Scientists find an exotic black hole thought to be a ‘needle in a haystack’

Scientists find an exotic black hole thought to be a ‘needle in a haystack’

An artist’s rendering of what the binary star system VFTS 243 — which contains an orbiting black hole and a large glowing star — might look like if we observed it up close is shown in this undated handout image . Located in the Tarantula Nebula in the galaxy Large Magellanic Cloud, the system consists of a hot, blue star 25 times the mass of our Sun and a black hole at least nine times the mass of the Sun. ESO/L. Calcada/Handout via REUTERS

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WASHINGTON, July 18 (Reuters) – Astronomers have spotted what they call a cosmic ‘needle in a haystack’ in a galaxy adjacent to our Milky Way – a black hole that is not only classified as dormant but appears to have been born without the explosion of a dying star.

Researchers said Monday this black hole differs from all other known black holes in that it is “X-ray silent” — it doesn’t emit powerful X-rays that suggest nearby material is being engulfed with its powerful gravitational pull — and that it didn’t give birth became a stellar explosion known as a supernova.

Black holes are exceptionally dense objects with gravity so intense that not even light can escape.

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At least nine times the mass of our Sun, it was discovered in the Tarantula Nebula region of the Large Magellanic Cloud and is about 160,000 light-years from Earth. A light year is the distance that light travels in one year, 5.9 trillion miles (9.5 trillion km).

An extremely bright and hot blue star about 25 times the mass of our Sun orbits this black hole in a stellar marriage. This so-called binary star system is called VFTS 243. The researchers believe that the companion star will eventually also become a black hole and could merge with the other.

Dormant black holes, which are thought to be relatively common, are difficult to spot because they interact very little with their surroundings. Numerous previously proposed candidates have been debunked by further study, including by members of the team that uncovered this one.

“The challenge is finding these objects,” said Tomer Shenar, a research associate in astronomy at the University of Amsterdam and lead author of the study, published in the journal Nature Astronomy. “We have identified a needle in a haystack.”

“It’s the first object of its kind to be discovered after astronomers searched for decades,” said Kareem El-Badry, astronomer and co-author of the study, of the Harvard & Smithsonian Center for Astrophysics.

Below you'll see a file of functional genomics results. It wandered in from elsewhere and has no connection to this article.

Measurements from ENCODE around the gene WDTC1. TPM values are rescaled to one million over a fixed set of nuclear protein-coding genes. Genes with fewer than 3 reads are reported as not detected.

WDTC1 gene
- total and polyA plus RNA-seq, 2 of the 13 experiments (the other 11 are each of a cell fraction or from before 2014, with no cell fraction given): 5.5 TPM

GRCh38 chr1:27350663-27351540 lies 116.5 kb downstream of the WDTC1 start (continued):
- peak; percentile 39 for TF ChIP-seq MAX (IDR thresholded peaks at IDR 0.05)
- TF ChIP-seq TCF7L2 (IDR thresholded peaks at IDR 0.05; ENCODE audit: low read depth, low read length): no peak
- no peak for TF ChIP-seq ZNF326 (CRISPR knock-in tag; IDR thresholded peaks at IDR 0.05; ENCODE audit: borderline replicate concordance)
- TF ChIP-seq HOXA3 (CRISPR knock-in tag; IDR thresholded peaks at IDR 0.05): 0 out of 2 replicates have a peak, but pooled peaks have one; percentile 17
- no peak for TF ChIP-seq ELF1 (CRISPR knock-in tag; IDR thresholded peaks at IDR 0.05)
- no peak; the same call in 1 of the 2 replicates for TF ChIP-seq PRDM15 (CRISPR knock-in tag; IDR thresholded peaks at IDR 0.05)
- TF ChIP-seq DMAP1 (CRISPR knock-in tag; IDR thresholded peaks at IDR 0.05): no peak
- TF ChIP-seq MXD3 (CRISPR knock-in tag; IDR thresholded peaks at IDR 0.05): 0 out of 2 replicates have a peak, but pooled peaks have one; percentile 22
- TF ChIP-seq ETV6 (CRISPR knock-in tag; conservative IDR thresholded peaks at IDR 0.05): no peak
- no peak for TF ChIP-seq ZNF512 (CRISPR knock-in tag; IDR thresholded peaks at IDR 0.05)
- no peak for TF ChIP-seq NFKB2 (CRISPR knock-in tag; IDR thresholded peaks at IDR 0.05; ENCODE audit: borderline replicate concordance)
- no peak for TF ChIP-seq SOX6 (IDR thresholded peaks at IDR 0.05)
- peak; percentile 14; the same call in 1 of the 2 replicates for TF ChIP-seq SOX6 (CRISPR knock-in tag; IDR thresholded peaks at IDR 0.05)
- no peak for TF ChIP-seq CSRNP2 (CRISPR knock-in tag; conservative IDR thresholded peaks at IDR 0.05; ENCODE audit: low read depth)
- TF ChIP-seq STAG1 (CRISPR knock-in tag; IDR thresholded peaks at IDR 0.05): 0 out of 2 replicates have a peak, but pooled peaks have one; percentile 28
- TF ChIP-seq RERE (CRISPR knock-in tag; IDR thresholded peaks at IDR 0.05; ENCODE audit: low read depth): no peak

The researchers used six years of observations from the Chile-based Very Large Telescope of the European Southern Observatory.

There are different categories of black holes. The smallest, like the newly discovered one, are so-called stellar-mass black holes, formed by the collapse of individual massive stars at the end of their life cycles. There are also intermediate-mass black holes, as well as the giant supermassive black holes that are at the center of most galaxies.

“Black holes are inherently dark objects. They don’t emit light. Therefore, to detect a black hole, we usually look at binary systems, in which we see a luminous star orbiting a second, unrecognized object,” he said study co-author Julia Bodensteiner, postdoctoral researcher at the European Southern Observatory in Munich.

Typically, the collapse of massive stars into black holes is thought to be accompanied by a violent supernova explosion. In this case, a star perhaps 20 times the mass of our sun blew some of its matter out into space in its death throes and then collapsed in on itself without exploding.

The shape of its orbit with its companion indicates the absence of an explosion.

“The orbit of the system is almost perfectly circular,” Shenar said.

Had a supernova occurred, the force of the explosion would have flung the newly formed black hole in a random direction, creating an elliptical rather than circular orbit, Shenar added.

Black holes can be mercilessly voracious, devouring any material—gas, dust, and stars—that shifts in their gravitational pull.

“Black holes can only gorge themselves mercilessly when they have something close enough to devour. We usually spot them when they receive material from a companion star, a process we call accretion,” Bodensteiner said.

Shenar added: “In so-called quiescent black hole systems, the companion is far enough away that material does not accumulate around the black hole to heat up and emit X-rays. Instead, it is immediately swallowed up by the black hole.”

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Reporting by Will Dunham, editing by Rosalba O’Brien

Our standards: The Thomson Reuters Trust Principles.

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